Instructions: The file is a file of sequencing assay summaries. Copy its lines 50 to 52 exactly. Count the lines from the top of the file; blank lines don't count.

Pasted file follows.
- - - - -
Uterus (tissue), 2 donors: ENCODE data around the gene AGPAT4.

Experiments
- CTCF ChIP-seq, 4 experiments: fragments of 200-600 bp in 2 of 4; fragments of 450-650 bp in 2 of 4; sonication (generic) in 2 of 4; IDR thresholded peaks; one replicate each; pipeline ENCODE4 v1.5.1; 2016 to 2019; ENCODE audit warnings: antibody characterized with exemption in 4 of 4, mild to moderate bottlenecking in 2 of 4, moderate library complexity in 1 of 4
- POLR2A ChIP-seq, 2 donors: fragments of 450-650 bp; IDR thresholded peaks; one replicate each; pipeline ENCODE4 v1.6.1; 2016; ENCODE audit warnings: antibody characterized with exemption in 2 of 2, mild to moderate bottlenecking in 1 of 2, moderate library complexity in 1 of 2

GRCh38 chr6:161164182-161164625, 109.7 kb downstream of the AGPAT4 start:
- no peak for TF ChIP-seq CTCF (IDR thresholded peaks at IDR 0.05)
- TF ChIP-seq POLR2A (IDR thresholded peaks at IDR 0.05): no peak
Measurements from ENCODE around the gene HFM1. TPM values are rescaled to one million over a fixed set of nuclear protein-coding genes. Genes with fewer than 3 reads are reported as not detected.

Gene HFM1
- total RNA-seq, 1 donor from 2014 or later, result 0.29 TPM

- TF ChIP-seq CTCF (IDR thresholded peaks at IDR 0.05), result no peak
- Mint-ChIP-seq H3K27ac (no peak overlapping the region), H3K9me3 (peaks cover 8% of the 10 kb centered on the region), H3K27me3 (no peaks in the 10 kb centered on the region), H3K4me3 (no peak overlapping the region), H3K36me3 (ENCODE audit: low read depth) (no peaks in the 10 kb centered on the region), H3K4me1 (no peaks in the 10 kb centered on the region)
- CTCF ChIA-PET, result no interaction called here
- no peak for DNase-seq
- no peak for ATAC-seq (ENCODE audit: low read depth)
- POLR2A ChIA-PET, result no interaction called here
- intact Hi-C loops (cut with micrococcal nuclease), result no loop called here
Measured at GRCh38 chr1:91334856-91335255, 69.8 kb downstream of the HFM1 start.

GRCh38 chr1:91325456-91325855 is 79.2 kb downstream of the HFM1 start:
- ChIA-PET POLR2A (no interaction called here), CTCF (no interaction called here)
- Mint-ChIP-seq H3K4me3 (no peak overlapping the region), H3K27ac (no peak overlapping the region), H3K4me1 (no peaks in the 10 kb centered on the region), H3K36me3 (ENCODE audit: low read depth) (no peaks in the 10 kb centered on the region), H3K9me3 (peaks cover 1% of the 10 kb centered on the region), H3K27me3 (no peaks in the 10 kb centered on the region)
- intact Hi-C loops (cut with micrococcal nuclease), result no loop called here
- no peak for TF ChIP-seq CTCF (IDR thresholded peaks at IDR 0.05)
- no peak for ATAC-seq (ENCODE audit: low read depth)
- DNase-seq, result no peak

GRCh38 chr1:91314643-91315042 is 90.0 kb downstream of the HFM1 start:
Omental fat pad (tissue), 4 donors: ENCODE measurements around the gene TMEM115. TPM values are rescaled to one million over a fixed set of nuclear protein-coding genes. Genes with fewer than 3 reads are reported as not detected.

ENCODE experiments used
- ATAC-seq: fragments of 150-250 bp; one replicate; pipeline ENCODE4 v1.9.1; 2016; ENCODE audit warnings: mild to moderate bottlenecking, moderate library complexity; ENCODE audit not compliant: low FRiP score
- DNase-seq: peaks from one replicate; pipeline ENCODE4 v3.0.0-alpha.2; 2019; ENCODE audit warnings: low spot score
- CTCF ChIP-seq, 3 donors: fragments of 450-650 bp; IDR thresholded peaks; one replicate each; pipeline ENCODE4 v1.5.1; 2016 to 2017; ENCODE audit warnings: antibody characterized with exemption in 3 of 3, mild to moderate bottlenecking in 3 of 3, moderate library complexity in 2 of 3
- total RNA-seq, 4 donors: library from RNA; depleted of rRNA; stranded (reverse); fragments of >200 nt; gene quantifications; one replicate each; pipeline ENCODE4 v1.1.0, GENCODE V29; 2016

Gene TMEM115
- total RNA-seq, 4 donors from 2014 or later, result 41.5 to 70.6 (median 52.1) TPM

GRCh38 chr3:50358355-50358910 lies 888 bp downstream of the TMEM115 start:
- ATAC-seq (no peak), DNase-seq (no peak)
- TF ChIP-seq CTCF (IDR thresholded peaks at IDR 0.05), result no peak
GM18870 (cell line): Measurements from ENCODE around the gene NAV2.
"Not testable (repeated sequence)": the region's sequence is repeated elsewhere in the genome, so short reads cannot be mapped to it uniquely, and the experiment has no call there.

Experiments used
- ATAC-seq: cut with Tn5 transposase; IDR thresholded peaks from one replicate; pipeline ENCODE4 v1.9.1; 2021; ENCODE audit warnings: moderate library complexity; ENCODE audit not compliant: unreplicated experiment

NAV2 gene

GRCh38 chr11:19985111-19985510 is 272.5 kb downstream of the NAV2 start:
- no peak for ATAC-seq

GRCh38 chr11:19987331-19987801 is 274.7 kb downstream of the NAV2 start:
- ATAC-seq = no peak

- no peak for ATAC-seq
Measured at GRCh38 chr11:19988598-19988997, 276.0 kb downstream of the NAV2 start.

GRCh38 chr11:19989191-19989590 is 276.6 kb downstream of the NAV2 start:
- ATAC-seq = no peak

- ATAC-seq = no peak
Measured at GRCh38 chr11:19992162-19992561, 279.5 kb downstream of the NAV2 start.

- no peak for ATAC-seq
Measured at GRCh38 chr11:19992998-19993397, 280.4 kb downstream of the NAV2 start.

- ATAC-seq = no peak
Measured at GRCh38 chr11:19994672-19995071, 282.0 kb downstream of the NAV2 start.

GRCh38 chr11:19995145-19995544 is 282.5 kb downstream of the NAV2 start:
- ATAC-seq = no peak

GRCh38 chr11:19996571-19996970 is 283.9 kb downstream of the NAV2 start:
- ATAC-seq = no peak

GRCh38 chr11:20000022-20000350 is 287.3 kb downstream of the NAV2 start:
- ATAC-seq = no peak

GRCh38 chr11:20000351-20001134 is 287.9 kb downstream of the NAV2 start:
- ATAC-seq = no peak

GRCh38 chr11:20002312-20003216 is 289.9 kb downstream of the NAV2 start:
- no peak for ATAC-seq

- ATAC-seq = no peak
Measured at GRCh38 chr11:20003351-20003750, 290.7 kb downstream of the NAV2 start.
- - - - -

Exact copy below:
- ATAC-seq = no peak

- ATAC-seq = no peak
Measured at GRCh38 chr11:19992162-19992561, 279.5 kb downstream of the NAV2 start.